Three Myths About Marketing to the Mass Affluent

With 87% of mass affluents reporting use of social media, according to LinkedIn, it has become even more important for brands to entice this rapidly growing group with content. But creating content that’s both effective and unique means we have to dismiss some unfortunate untruths that plague our industry when targeting a more upscale audience.

Myth 1: Focus on the allure of the elite.

Exclusivity often implies limited access, but content has to be about reach and engagement. The mass affluent audience is broader and more complex than previous definitions of the 1%, but their success has a halo effect, making prosperity a bit more accessible for those just outside its reach. You’re not just creating content for people who can afford luxury products and services, but also for the people who aspire to own them.

Instead of making people feel like they’re part of a secret club, Jaguar wins their hearts by making them feel truly special. Last year, the brand allowed fans the opportunity to test drive the legendary F-Type through a contest run on social media using #MyTurnToJag. Winners across the U.S. were then filmed driving with celebrities (musician Kelly Rowland in Miami, football star Colin Kaepernick in Los Angeles and race car driver Davy Jones in Chicago). Winners’ sheer joy is positively infectious, quickly eschewing the notion that luxury brands need to maintain white glove formality reserved only for the privileged.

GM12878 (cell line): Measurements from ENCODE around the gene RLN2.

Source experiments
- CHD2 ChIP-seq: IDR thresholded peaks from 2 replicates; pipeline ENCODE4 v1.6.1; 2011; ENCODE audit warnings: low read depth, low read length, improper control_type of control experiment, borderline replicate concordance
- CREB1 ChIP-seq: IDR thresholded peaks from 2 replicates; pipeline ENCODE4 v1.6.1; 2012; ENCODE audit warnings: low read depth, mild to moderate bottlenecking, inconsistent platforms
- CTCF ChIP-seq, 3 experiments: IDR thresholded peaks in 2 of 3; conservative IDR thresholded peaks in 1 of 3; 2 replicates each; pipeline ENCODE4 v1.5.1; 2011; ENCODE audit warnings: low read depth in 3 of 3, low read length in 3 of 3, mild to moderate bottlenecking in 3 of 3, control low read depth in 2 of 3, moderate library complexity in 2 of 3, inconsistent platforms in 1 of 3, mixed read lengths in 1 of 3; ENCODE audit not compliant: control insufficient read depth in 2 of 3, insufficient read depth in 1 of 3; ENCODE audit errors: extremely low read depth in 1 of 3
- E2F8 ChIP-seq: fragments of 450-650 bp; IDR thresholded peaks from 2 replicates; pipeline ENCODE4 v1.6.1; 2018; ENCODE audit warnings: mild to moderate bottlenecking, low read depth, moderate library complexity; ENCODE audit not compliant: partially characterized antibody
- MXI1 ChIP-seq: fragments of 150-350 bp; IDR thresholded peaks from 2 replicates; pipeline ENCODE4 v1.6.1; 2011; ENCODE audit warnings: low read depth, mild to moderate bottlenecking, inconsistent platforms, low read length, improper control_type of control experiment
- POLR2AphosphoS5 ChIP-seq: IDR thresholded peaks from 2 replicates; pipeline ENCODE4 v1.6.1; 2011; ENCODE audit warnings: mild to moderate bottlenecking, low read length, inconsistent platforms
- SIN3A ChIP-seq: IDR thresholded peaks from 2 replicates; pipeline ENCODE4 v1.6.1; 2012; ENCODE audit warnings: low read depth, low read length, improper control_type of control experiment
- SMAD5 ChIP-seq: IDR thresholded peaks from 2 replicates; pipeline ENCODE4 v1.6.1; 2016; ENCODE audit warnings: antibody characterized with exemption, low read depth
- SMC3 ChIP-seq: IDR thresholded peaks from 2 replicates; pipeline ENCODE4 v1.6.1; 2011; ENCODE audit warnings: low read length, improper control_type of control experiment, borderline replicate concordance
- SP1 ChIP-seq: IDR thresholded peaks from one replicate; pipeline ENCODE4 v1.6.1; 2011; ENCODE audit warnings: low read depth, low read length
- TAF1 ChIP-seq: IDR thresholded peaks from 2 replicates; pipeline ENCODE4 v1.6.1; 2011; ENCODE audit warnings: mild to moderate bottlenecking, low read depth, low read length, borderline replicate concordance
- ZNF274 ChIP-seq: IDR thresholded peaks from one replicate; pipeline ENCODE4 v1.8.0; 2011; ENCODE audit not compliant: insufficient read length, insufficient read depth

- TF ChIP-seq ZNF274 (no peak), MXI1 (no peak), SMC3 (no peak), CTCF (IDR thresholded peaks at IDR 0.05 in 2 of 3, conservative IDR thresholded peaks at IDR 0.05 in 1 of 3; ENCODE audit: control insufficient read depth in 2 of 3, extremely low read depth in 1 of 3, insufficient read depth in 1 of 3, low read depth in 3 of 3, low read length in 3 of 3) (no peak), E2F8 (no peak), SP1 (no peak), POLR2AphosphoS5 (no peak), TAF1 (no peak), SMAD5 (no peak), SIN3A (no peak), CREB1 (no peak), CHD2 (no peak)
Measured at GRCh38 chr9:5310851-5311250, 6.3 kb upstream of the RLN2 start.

Myth 2: It’s all about being premium.

For better or worse, premium has become a bit of an overused platitude. It’s an easy buzzword to throw in to messages, but doesn’t translate well when it comes to creating content. Instead, consider emphasizing expertise as a worthy alternative.

Take a look at luxury e-tailer, Mr Porter, for instance. Mr Porter’s blog, The Journal, functions as an elegant weekly publication highlighting fashion trends, grooming tips, travel destinations, music and cinema. But the shining star in their content mix is a video series called “Ask the Experts.” The series calls upon designers, artists and icons to share their insights on topics like how to find the perfect suit and selecting the classic leather jacket. By aligning with professionals, Mr Porter establishes its fashion prowess while providing guidance for men to become smarter, more stylish shoppers.

Myth 3: User-generated = decline in quality.

The idea of passing the reins over to the masses sends most luxury brands into a cold sweat. Brand equity must be maintained across all channels and user generated content is perceived as a threat to continuity and quality. But in order to speak to an increasingly photo-driven audience on the web, even the most top tier brands may need to reconsider their approach.

Of course, Burberry’s Art of the Trench redefined how luxury brands use digital more than five years ago, but a number of new favorites have stepped in to the spotlight, including Tiffany & Co. Their What Makes Love True campaign allows real people to share photos of their most romantic moments and memories. The result is something that feels truly authentic and fresh without losing Tiffany’s classic appeal.

If we rethink the definition of affluence and how it affects purchase decisions, marketers have the distinct opportunity to take on brand positioning in new ways via content. What legacy practices do you think need to be put to rest — and what emerging techniques need to be put to the test?

Originally published on MediaPost’s Engage:Affluent channel.


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